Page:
||DEPARTMENT OF JUSTICE
International Aspects of Antitrust Enforcement:
A U.S. Perspective
Outline of Remarks
Charles S. Stark(1)
U.S. Department of Justice
EUROPEAN & US COMPETITION LAW
February 13-14, 1995
In recent years, U.S. antitrust authorities have paid increased attention
to the international aspects of antitrust enforcement. This emphasis
reflects the pervasive internationalization of the economy: import and
export transactions now account for nearly a quarter of the United States'
gross domestic product.
Recent Antitrust Division actions and activities aimed at making antitrust
more effective in dealing with the global marketplace include --
- The creation of a new senior-level position in the Antitrust Division
with principal responsibility for international matters;
- Revision of the Antitrust Enforcement Guidelines for International
- Confirmation of the Department's intention to challenge anticompetitive
conduct affecting U.S. export as well as import commerce, and the
filing of the first case in several years based principally on export
- Emphasis on cooperation with foreign antitrust authorities, including
||a growing number of cases in which international cooperation
has played a major role, and
||enactment of the International Antitrust Enforcement
Assistance Act of 1994, which enables U.S. and foreign
antitrust authorities to share confidential investigative
information and engage in other types of mutual assistance
that were not possible under prior law.
Antitrust Enforcement Guidelines for International Operations
The U.S. antitrust agencies from time-to-time issue "guidelines." Other
examples include the 1992 Horizontal Merger Guidelines that
were issued jointly by the Justice Department and the Federal Trade
Commission, and the draft Guidelines for the Licensing and Acquisition
of Intellectual Property on which public comments were invited
in August 1994 and in which we are currently considering revisions in
light of the comments received.
Guidelines are statements of enforcement policy. They are issued to
advise the business and legal communities and others of the antitrust
agencies' policies and methods of analysis. Although the agencies naturally
intend these Guidelines to be an accurate reflection of law and policy
at the time they are issued, the Guidelines themselves are not binding
on the courts, private parties, or the agencies themselves.
Justice Department guidelines for international antitrust were previously
published in 1977 and 1988. A draft of revised Antitrust Enforcement
Guidelines for International Operations, which will supersede the
1988 version, was published with an invitation for comments on October
The draft Guidelines include discussion of --
- Relevant provisions of the antitrust laws;
- Provisions in the trade laws of the United States that may bear
on application of the antitrust laws;
- Subject matter jurisdiction;
- The effect of foreign government involvement in conduct that might
be subject to the antitrust laws;
- Antitrust enforcement and international trade regulation;
- Personal jurisdiction; and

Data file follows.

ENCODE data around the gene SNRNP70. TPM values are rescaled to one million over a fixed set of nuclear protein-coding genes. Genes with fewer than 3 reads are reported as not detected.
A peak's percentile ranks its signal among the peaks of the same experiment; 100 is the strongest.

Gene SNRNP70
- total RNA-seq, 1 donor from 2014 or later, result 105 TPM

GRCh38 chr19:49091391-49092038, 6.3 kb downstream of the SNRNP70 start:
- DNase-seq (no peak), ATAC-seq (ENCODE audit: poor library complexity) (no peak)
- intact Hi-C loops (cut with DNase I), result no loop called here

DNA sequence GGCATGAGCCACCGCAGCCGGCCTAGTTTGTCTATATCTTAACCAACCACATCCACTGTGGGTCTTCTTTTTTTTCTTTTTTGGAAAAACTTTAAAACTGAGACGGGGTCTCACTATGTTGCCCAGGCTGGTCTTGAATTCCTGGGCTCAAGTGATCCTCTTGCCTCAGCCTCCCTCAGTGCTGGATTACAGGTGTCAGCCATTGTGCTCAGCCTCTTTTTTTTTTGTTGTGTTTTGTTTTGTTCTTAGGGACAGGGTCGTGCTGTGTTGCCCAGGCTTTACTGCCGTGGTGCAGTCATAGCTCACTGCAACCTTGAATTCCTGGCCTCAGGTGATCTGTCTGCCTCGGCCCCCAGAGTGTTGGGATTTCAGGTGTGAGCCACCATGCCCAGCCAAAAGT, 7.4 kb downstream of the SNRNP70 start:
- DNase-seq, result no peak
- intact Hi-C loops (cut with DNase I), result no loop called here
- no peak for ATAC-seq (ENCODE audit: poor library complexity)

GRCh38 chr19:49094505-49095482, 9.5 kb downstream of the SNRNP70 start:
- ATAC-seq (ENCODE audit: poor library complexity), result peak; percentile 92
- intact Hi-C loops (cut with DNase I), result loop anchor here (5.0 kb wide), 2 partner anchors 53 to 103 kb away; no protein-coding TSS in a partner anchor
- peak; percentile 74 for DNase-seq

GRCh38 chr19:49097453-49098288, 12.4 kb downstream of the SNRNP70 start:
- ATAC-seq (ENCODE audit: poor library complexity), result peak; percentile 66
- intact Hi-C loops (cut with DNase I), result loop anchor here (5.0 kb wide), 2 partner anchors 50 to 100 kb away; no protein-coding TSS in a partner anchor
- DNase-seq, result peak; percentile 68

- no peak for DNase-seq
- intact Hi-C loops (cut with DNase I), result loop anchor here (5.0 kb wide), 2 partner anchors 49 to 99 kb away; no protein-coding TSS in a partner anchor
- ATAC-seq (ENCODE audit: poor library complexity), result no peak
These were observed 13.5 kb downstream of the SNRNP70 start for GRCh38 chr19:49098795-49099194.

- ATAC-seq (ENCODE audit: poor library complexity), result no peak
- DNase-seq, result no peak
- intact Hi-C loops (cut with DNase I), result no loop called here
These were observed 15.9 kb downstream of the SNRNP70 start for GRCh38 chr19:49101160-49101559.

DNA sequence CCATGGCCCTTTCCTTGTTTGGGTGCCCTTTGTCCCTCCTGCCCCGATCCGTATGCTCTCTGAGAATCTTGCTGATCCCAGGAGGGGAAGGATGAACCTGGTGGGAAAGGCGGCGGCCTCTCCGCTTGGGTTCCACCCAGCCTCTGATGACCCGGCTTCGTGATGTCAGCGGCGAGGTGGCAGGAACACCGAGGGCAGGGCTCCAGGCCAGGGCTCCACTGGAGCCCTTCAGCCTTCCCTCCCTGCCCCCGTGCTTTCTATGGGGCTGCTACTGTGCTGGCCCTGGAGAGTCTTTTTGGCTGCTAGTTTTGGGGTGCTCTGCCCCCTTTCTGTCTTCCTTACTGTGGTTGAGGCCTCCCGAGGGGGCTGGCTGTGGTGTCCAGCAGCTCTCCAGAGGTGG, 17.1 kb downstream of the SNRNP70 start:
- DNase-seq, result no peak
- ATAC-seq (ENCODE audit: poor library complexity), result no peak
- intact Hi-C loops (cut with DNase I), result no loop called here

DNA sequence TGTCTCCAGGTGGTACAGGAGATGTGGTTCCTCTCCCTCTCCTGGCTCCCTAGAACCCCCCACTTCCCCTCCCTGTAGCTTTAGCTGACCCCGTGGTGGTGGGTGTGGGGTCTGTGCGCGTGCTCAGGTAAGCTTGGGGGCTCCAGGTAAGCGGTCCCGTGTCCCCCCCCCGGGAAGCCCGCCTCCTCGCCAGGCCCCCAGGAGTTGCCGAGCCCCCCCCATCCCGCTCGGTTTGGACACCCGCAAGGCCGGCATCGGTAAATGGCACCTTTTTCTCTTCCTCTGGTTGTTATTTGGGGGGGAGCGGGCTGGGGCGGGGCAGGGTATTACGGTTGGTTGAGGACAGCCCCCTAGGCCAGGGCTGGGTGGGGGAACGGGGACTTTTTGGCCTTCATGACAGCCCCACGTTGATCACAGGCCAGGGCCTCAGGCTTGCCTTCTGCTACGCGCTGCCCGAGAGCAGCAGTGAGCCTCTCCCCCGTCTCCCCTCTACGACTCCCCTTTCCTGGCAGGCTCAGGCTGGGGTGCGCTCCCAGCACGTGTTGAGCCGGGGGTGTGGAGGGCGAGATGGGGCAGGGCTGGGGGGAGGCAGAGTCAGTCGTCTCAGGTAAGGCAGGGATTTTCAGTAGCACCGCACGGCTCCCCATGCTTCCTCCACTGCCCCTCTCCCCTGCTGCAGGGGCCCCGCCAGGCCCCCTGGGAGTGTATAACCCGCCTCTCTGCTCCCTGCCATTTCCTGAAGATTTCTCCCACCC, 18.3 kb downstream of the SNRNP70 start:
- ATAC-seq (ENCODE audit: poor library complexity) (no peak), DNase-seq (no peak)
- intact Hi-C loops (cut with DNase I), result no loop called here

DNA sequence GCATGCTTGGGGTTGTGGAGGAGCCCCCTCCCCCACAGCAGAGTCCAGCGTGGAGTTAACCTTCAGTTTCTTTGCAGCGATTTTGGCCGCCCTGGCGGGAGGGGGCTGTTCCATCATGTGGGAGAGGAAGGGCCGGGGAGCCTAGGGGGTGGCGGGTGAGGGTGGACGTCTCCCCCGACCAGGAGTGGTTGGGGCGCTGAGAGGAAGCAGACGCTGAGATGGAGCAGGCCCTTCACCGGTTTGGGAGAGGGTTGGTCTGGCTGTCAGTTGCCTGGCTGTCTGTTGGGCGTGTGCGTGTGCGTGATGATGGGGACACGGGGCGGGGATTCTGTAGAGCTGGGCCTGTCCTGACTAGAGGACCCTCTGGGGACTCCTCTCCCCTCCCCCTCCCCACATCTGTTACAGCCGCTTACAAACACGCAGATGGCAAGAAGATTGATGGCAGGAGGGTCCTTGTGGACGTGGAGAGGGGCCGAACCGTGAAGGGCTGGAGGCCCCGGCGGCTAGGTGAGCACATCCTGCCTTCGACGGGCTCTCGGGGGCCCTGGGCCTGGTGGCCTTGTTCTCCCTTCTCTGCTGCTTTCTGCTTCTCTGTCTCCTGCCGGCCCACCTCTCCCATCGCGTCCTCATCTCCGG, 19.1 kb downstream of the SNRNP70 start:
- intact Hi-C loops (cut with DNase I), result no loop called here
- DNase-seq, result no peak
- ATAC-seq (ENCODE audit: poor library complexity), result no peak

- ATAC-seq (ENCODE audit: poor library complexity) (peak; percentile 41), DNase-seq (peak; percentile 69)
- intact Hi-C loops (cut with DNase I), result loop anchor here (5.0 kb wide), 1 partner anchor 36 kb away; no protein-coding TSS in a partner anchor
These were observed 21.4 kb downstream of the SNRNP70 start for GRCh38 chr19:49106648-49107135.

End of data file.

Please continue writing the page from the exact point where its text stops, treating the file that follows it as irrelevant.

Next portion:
- Investigatory practices in instances in which evidence is located
outside the United States.
The draft Guidelines reflect continuity in the Justice Department's
approach to international antitrust issues, but there are notable differences
from earlier guidelines:
- The new draft Guidelines have been issued jointly by the
Department of Justice and the Federal Trade Commission. Earlier versions
were issued solely by the Department of Justice. This change reflects
the importance given by the agencies to speaking with a single voice
in the international antitrust area.
- They retain the basic thrust of the Department's approach to issues
of jurisdiction and comity as it has stood for many years, while bringing
it up to date to reflect changes in the law. They emphasize that the
agencies are prepared to consider enforcement action whenever the
jurisdictional and substantive requirements of the law are met. At
the same time, they stress that considerations of international comity
play an important role in the agencies' decisions, as well as the
priority the agencies give to cooperating where possible with foreign
- The draft Guidelines focus exclusively on matters that
are unique to antitrust's international setting. In this they differ
from the 1988 Guidelines, which were intended as a broad statement
of the Department's then-current substantive antitrust views in areas
such as mergers, joint ventures, intellectual property licensing and
- They retain the approach to anticompetitive restraints on export
trade that was adopted in 1992 and that reinstated the policy that
had been in effect prior to the 1988 revision. The 1988 guidelines
had eschewed the possibility of acting in cases in which there was
no direct impact on U.S. consumers. Prior to 1988 and since 1992,
the Department's stated policy -- reflecting statutory jurisdictional
provisions -- has been to take antitrust enforcement action in appropriate
cases against anticompetitive conduct that adversely affects U.S.
- They include a more extensive discussion than the previous version
of doctrines that affect the way in which the antitrust laws apply
where foreign governments are in some way involved in the conduct
at issue. These include the Foreign Sovereign Immunities Act; the
Act of State doctrine; the Noerr-Pennington doctrine (which
generally immunizes petitioning to secure governmental action that
is anticompetitive); and the foreign sovereign compulsion defense.
In the case of foreign sovereign compulsion, the draft limits the